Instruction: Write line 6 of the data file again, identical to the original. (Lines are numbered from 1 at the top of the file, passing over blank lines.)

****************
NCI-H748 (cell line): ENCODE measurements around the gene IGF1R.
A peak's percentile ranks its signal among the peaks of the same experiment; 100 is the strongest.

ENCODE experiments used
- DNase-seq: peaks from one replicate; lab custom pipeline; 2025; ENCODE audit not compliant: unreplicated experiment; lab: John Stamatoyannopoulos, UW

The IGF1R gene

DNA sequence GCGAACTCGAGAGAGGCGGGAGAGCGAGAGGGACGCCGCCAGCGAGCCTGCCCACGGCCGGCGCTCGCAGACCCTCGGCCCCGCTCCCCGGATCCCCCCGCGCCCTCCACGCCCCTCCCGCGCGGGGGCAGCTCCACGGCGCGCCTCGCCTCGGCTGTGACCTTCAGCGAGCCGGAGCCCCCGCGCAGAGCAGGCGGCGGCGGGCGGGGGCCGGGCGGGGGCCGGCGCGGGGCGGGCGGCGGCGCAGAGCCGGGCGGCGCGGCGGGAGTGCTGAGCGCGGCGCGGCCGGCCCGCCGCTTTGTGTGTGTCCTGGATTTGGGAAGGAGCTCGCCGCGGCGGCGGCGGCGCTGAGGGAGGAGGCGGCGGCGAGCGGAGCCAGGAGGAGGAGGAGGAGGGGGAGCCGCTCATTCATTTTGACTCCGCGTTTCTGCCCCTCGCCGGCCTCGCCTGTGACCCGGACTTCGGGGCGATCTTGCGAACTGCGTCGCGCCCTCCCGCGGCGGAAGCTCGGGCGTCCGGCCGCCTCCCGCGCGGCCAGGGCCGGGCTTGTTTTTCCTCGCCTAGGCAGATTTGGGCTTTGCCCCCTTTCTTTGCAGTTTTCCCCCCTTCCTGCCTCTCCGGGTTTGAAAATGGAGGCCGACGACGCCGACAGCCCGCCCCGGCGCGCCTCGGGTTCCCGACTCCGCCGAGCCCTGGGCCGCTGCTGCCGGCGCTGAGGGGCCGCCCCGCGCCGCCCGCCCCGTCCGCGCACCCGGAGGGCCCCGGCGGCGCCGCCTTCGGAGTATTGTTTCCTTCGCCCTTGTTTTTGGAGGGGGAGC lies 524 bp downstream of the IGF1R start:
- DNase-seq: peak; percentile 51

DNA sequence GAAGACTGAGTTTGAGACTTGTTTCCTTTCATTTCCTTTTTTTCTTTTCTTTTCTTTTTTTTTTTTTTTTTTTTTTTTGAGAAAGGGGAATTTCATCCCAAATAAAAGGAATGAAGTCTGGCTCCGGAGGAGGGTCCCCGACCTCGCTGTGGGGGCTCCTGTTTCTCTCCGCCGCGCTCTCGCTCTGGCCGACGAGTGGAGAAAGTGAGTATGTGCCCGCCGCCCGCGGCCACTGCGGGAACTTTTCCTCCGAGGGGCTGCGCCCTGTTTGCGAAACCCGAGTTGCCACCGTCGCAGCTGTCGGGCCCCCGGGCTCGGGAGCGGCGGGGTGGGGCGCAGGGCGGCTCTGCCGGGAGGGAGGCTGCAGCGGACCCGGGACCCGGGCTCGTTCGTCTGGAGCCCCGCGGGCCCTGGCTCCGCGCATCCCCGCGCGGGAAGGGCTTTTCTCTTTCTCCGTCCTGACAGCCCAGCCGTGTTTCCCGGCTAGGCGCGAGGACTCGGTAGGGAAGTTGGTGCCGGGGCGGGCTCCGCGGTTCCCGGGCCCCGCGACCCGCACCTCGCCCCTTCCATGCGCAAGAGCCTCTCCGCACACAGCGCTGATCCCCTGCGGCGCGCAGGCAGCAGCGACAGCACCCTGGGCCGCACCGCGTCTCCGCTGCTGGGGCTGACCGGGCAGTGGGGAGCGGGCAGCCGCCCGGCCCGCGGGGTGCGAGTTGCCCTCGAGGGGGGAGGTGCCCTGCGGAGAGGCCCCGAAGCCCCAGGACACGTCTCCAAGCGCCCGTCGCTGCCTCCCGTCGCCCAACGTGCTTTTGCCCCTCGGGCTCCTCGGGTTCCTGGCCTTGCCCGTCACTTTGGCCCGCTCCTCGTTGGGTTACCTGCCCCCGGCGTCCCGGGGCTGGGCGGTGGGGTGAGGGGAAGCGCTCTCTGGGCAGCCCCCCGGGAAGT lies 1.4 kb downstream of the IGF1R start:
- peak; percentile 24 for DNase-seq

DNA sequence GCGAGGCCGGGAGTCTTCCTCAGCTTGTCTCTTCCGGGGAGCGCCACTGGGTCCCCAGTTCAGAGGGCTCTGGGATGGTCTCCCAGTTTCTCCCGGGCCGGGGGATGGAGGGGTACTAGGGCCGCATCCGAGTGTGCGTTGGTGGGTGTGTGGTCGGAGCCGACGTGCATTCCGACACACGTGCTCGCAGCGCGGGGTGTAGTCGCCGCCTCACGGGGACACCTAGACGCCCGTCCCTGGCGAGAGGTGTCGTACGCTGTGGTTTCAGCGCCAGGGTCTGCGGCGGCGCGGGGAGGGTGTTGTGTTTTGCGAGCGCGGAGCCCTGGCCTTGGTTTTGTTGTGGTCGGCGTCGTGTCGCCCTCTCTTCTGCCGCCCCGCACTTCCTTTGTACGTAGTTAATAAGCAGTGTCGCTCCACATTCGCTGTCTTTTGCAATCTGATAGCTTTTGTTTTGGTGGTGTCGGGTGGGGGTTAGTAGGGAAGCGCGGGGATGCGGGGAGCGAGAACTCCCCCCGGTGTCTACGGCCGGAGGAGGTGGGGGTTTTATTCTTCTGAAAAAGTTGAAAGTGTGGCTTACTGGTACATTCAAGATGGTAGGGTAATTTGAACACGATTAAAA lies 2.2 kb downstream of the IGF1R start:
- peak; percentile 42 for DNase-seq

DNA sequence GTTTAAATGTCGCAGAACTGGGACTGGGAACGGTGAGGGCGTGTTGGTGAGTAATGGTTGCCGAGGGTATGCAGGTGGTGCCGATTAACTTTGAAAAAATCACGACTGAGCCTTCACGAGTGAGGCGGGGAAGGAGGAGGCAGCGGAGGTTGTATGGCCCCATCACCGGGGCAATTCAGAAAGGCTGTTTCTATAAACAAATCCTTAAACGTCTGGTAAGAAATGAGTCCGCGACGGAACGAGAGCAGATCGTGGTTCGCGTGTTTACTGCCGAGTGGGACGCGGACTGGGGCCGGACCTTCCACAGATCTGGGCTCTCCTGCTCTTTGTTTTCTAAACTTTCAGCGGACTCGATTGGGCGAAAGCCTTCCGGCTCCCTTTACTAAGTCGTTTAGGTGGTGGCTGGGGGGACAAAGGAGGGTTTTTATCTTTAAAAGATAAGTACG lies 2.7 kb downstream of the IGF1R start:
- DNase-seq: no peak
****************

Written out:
DNA sequence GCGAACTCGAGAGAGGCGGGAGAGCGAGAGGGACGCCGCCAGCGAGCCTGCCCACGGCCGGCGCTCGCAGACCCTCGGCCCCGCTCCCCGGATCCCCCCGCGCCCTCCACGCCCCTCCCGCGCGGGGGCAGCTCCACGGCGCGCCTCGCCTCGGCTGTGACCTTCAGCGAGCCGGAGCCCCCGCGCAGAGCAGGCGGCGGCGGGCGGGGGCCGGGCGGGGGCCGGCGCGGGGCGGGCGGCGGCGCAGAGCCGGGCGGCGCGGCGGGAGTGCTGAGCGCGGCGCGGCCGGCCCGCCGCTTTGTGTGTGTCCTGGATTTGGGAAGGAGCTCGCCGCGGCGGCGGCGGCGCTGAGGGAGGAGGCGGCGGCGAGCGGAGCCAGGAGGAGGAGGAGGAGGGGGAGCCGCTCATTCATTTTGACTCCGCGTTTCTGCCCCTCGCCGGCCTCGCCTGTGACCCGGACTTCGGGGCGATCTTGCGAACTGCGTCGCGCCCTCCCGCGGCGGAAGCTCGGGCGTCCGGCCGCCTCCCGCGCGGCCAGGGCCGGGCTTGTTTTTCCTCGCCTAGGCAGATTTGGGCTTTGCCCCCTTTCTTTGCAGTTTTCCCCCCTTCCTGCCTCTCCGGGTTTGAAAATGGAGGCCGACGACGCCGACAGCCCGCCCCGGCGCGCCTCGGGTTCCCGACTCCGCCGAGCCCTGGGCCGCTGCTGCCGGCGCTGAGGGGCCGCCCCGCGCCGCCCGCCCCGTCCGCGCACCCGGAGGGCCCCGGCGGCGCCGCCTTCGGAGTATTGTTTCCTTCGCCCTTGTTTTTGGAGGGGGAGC lies 524 bp downstream of the IGF1R start: